To the End of the Earth: To the End of the Earth (36): Brotherly Love Strife

Sermon by Derek Thomas on March 18, 2007

Acts 15:36-41

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The Lord’s Day
Evening

March 18, 2007

Acts 15:36-41

To the Ends
of the Earth

Brotherly Love Strife

Dr. Derek W. H.
Thomas

Now turn with me once again to The Acts of The Apostles–or
The Acts of The Holy Spirit, or even The Acts of The Risen Christ–because as we
have been studying this great book together it is indeed what we have been
discovering: that the Lord Jesus, though risen and ascended to the right hand of
God, continues to exercise His ministry — that ministry declared so very clearly
at Caesarea Philippi: “I will build My church, and the gates of Hades will not
prevail against it.”

And as a consequence of the outpouring of the Holy
Spirit on the Day of Pentecost (that event in itself as a consequence of the
resurrection and ascension of Jesus), what we see in the successive chapters of
The Acts of The Apostles is Jesus planting His church, spreading it from
Jerusalem and to Judea and Samaria, and to the uttermost parts of the earth.

We followed Paul and Barnabas, and for a while John
Mark and others, as they made that first foray into Cyprus, and then across the
Mediterranean Sea to Pamphylia, and then upwards to the region that we now know
as Galatia, to which Paul will write a letter — The Letter to the Galatians.

We’ve followed the apostles as they’ve made their way
to places like Lystra and Derbe and Iconium, planting churches by the grace of
God; watching as God the Holy Spirit pours out His blessing as tens and
hundreds, and in some cases perhaps even thousands, are brought to saving faith
in Jesus Christ. We’ve watched as the apostles carefully chose elders in these
churches, because Paul will take at least a year — possibly a year and a half —
before he will be back again in the region of Galatia, and they needed
oversight. They needed encouragement. They needed instruction, and so elders
were appointed to do that very task.

We’ve followed in more recent weeks something of a
crisis that has developed…a sequence of events we’ve been trying to piece
together, piecing together the information in Acts, but also information that
Paul gives us in the second chapter of Galatians: the incident in the city of
Antioch where dispute has arisen, the work of men of James, important men
(probably in an ironic sense as Paul refers to them in Galatians 2). They’ve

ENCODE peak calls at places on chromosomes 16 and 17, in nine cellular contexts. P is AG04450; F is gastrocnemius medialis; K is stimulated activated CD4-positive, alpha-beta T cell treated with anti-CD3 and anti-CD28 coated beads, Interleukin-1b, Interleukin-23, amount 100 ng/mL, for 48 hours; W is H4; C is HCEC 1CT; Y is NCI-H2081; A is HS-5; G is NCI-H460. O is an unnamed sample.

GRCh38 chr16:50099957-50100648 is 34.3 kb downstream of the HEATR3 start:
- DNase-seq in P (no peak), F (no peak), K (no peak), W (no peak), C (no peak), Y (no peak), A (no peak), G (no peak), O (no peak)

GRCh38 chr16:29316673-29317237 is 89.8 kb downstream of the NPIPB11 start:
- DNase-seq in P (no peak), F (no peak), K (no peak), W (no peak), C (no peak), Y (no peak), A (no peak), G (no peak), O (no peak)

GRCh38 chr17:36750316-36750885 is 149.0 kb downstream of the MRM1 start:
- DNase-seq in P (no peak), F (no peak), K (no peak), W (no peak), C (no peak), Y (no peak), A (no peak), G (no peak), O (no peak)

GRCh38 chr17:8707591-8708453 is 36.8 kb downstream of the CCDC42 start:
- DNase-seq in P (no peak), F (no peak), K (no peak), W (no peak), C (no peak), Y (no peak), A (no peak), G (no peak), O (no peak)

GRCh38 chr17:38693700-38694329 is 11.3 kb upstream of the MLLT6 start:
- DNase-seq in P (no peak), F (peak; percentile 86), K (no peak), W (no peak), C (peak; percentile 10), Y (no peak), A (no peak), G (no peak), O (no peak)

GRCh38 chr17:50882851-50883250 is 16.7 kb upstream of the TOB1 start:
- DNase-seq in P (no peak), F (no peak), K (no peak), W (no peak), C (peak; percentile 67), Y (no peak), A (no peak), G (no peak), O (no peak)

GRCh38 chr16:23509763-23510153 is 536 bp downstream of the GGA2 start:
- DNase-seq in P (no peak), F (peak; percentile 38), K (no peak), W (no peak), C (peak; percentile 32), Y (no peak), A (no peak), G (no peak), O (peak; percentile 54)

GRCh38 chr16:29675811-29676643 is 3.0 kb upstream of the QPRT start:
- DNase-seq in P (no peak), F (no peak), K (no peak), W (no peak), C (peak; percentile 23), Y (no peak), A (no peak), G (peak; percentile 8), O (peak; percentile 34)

come up from Jerusalem. Evidently they’ve followed Paul and Barnabas in the
regions of Galatia, too (we conjecture), as a result of which Peter, you
remember, and also Barnabas, withdrew from table fellowship with the Gentiles.
Peter, who had been given that vision, you remember, of the great sheet with all
kinds of animals and being told so clearly by God that there was nothing clean
or unclean…that the ceremonial laws of the Old Testament now were abolished,
that the middle wall of partition that had divided Jew and Gentile has been
broken down through the mediating work of Jesus Christ.

But all of a sudden that has come to a crisis point
once again in Antioch, and into the mix came the issue of circumcision: Should
Gentile converts to Christianity be circumcised? Because there were certain
Jewish Christians who had long since given such significance to circumcision as
something that identified them as covenant people of God that they found it now
difficult to imagine that under the new covenant that this sign and seal of the
covenant of grace was now no longer a requirement. We’ve watched as that has
unfolded in a Council that took place in Jerusalem…a letter that was written…the
immensely significant decision that circumcision is not to be required of the
Gentiles. Four stipulations added…we looked at that last week. It was all
terribly complicated. We aren’t going to rehearse that again this evening, or
I’ll never get into the sermon that I need to get into this evening.

But they’ve made their way back to Antioch. Judas and
Silas have come up from Jerusalem. Evidently Judas and Silas have returned to
Jerusalem. Some of your translations suggest that Silas never went back to